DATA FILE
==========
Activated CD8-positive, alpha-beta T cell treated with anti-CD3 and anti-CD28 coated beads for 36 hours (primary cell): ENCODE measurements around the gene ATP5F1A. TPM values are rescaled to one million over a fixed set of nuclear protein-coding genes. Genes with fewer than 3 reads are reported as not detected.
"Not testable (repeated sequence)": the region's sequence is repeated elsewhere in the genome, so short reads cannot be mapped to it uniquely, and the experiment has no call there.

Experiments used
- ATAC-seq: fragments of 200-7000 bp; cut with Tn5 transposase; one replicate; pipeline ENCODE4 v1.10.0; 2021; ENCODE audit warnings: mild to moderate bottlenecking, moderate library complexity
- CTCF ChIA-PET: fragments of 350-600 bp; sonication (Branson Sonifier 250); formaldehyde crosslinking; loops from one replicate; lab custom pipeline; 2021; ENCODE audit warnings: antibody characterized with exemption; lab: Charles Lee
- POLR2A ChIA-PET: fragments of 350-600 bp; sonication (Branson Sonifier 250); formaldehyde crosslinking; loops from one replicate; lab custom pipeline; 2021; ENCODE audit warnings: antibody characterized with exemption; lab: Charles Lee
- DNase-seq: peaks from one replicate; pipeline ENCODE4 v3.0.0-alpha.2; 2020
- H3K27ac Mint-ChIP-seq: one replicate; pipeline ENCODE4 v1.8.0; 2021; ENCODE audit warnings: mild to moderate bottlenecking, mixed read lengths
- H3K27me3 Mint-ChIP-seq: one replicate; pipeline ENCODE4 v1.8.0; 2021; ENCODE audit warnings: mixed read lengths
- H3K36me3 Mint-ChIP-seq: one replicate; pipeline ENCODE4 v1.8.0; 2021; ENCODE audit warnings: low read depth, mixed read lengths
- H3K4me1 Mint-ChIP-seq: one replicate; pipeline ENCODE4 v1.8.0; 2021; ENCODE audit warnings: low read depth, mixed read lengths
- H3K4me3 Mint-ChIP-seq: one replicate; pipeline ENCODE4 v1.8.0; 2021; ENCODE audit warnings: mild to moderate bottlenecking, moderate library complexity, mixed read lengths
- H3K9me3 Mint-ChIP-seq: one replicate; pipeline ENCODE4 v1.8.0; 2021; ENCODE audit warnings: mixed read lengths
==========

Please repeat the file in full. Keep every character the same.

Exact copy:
Activated CD8-positive, alpha-beta T cell treated with anti-CD3 and anti-CD28 coated beads for 36 hours (primary cell): ENCODE measurements around the gene ATP5F1A. TPM values are rescaled to one million over a fixed set of nuclear protein-coding genes. Genes with fewer than 3 reads are reported as not detected.
"Not testable (repeated sequence)": the region's sequence is repeated elsewhere in the genome, so short reads cannot be mapped to it uniquely, and the experiment has no call there.

Experiments used
- ATAC-seq: fragments of 200-7000 bp; cut with Tn5 transposase; one replicate; pipeline ENCODE4 v1.10.0; 2021; ENCODE audit warnings: mild to moderate bottlenecking, moderate library complexity
- CTCF ChIA-PET: fragments of 350-600 bp; sonication (Branson Sonifier 250); formaldehyde crosslinking; loops from one replicate; lab custom pipeline; 2021; ENCODE audit warnings: antibody characterized with exemption; lab: Charles Lee
- POLR2A ChIA-PET: fragments of 350-600 bp; sonication (Branson Sonifier 250); formaldehyde crosslinking; loops from one replicate; lab custom pipeline; 2021; ENCODE audit warnings: antibody characterized with exemption; lab: Charles Lee
- DNase-seq: peaks from one replicate; pipeline ENCODE4 v3.0.0-alpha.2; 2020
- H3K27ac Mint-ChIP-seq: one replicate; pipeline ENCODE4 v1.8.0; 2021; ENCODE audit warnings: mild to moderate bottlenecking, mixed read lengths
- H3K27me3 Mint-ChIP-seq: one replicate; pipeline ENCODE4 v1.8.0; 2021; ENCODE audit warnings: mixed read lengths
- H3K36me3 Mint-ChIP-seq: one replicate; pipeline ENCODE4 v1.8.0; 2021; ENCODE audit warnings: low read depth, mixed read lengths
- H3K4me1 Mint-ChIP-seq: one replicate; pipeline ENCODE4 v1.8.0; 2021; ENCODE audit warnings: low read depth, mixed read lengths
- H3K4me3 Mint-ChIP-seq: one replicate; pipeline ENCODE4 v1.8.0; 2021; ENCODE audit warnings: mild to moderate bottlenecking, moderate library complexity, mixed read lengths
- H3K9me3 Mint-ChIP-seq: one replicate; pipeline ENCODE4 v1.8.0; 2021; ENCODE audit warnings: mixed read lengths